Our journey continued, towards my second lesson.
Lesson 2: We have the ability to tune in to others…if we so wish
Benjamin is a friendly little chap. He shows no fear in approaching others, attempting to engage them in conversation. This is something we encourage. His conversations often consist of replaying whatever television programme is currently whizzing around his head. Words pour out of him. “Bluey, german sausage, the tiger shark is big and scary…ahhhhh!”
This tends to lead to confusion. Very often, children and adults will look to us to help interpret what he says. Yet it can be fascinating to watch the reactions of other people to language and behaviour that they don’t immediately understand.
At the other side of the lake, a few children were emerging from their accommodation. Everyone was engaged with one of the more enjoyable childhood occupations. Skimming flat stones across a glassy lake.
Benjamin approached the first group of children with the usual cacophony of noise. Heads went down, gazes were averted. No attempt was made to respond to what he said. He’d tried to engage, on his own terms and in his own way, but was met with an air of suspicion. He wasn’t speaking their language. Therefore why should they respond at all? Benjamin looked on for a moment, awaiting a response. When none came, he ran on to continue his adventure.
I followed on, mildly disheartened by what I’d witnessed.
Not Benjamin though. On he splashed, happily picking up stones and chasing ducks until we came to another couple of kids. The same stream of consciousness ran from his mouth. “Hey there kids, what are you doing with that goose, my friend daddy has a sword and shield and we chase the dragon!”
This time however, he was met with smiles, if not total understanding. They started to talk back in their own language, picking up on the phrases they could make out and responding as best they could. “We are throwing stones but we have to be careful we don’t hit the goose”. They offered Benjamin a stone, he took it, and for a moment they were communicating , simply because this time, these children had smiled. They made an active decision to find a common link, rather than follow the easier route of turning away.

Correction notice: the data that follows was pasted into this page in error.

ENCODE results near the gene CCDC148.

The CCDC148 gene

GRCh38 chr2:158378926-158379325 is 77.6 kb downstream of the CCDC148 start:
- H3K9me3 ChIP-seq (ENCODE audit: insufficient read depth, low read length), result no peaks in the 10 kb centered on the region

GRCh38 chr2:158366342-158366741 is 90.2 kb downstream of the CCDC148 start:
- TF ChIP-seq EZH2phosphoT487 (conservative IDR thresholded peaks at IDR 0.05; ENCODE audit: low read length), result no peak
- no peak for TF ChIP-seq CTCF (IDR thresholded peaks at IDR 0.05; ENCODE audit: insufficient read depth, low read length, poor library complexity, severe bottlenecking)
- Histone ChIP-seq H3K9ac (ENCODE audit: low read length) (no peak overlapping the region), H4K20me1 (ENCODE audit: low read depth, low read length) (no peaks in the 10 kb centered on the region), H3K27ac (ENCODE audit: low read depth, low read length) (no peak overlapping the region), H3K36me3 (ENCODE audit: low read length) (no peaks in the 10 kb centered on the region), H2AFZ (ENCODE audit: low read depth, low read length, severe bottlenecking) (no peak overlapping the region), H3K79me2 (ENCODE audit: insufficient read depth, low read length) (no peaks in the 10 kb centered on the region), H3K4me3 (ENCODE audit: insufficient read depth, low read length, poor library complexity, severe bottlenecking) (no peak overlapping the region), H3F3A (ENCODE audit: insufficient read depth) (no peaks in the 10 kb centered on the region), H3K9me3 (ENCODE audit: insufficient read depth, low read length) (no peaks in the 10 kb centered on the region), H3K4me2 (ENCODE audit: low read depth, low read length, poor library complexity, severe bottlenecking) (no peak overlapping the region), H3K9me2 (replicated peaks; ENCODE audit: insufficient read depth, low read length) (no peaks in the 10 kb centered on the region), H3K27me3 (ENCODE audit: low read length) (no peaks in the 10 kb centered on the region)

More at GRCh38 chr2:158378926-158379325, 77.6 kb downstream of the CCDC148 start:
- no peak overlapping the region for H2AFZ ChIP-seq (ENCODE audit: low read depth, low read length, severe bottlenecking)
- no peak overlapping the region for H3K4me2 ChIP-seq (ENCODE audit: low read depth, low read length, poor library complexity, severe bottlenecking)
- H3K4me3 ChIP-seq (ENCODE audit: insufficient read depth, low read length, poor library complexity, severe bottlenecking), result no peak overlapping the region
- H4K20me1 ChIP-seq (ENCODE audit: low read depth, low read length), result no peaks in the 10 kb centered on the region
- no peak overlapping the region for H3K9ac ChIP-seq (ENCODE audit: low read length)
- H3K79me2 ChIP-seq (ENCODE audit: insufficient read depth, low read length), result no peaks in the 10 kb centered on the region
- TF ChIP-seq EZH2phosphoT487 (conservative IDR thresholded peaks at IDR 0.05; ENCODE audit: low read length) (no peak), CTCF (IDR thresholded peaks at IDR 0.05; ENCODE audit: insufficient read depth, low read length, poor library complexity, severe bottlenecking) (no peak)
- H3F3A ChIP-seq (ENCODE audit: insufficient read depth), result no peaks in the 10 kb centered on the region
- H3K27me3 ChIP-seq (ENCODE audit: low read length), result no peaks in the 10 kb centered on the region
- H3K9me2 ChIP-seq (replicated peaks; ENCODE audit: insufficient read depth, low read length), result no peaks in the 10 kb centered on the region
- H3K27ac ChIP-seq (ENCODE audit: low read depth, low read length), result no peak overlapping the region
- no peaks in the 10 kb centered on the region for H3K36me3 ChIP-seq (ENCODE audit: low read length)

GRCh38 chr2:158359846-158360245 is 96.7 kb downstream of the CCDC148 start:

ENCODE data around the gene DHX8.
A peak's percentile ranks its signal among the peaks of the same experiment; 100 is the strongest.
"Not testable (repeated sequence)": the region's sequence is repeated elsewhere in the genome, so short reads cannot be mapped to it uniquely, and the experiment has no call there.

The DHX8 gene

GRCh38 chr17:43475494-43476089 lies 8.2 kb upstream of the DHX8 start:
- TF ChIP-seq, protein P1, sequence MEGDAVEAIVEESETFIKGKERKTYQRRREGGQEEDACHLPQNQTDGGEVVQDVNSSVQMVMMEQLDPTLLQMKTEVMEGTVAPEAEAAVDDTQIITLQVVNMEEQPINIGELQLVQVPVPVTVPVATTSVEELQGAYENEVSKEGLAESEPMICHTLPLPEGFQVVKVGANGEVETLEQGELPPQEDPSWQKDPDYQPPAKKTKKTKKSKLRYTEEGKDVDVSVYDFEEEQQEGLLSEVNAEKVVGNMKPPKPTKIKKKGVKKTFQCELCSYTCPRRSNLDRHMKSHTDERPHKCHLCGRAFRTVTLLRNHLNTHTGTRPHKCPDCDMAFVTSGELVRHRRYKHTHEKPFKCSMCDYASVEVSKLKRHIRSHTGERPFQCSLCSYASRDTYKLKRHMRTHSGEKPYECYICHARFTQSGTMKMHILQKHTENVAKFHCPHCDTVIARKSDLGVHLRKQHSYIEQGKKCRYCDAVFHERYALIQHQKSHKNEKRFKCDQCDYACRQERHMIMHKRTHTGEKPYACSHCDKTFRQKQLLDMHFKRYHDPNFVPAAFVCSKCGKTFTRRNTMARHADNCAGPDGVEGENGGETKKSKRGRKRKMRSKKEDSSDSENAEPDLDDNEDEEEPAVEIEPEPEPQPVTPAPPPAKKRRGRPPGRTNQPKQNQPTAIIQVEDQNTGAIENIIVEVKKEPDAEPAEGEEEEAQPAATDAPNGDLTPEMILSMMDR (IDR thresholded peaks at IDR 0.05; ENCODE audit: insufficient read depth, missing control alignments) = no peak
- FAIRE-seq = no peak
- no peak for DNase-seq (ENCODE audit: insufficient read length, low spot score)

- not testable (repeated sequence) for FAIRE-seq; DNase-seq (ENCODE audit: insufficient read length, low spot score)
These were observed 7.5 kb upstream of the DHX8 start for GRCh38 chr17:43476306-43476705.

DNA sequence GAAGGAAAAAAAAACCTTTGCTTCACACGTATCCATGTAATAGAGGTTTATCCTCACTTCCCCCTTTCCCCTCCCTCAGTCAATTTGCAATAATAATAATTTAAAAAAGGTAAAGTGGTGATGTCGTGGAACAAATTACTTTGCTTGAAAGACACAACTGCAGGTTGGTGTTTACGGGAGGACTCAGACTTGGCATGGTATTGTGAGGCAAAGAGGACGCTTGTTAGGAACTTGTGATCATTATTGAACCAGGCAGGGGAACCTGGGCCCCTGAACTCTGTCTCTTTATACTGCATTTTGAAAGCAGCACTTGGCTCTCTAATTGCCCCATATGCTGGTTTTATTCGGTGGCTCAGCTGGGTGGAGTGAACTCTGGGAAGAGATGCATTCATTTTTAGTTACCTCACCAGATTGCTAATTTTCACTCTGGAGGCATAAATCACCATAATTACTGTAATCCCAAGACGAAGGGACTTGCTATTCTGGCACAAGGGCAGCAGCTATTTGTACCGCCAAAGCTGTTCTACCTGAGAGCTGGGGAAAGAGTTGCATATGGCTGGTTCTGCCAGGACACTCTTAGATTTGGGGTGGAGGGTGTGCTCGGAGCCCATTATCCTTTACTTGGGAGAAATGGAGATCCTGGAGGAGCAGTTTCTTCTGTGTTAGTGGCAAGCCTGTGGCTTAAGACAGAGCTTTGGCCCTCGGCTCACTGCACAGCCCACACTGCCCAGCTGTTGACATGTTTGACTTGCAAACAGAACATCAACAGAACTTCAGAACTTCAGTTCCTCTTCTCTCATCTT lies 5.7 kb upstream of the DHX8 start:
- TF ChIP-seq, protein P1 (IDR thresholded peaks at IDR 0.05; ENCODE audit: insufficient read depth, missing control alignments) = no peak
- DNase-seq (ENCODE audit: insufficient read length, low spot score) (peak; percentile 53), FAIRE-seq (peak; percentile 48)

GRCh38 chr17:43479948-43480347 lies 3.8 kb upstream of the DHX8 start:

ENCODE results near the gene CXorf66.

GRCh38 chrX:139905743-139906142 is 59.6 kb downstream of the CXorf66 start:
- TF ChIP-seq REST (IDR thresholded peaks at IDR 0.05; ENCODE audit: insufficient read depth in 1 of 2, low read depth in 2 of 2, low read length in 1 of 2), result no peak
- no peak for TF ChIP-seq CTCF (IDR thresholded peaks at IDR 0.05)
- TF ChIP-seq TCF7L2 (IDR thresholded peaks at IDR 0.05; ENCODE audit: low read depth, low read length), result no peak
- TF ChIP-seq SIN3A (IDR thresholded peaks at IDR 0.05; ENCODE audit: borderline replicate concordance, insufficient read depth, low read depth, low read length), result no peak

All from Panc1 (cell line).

I watched on proudly. Benjamin initiated the connection. The kids had made an active effort to understand him.
Frustration and connection
Without drawing an insultingly obvious line between these experiences and work, it became clear to me that we can learn a lot by wandering around a lake with a little boy who lives entirely in the moment.
He showed me how to tune-in and make an active decision to reduce my frustration. Something I will continue to try and apply to work, questioning what is within my control and whether my frustration is self-generated or not.
The kids we encountered showed that we regularly make active choices about whether we want to understand others or not. Whenever we are approached by someone with a slightly different perspective or style of delivery, it’s within our gift to deflect or engage. A little effort to make a connection made the world of difference to Benjamin. Your effort to engage could make the world of difference to someone within your workplace.
These efforts can open up the door to new connections and possibilities.
Or perhaps even the more simple joy of joining in with some laughter and skimming a stone across a lake.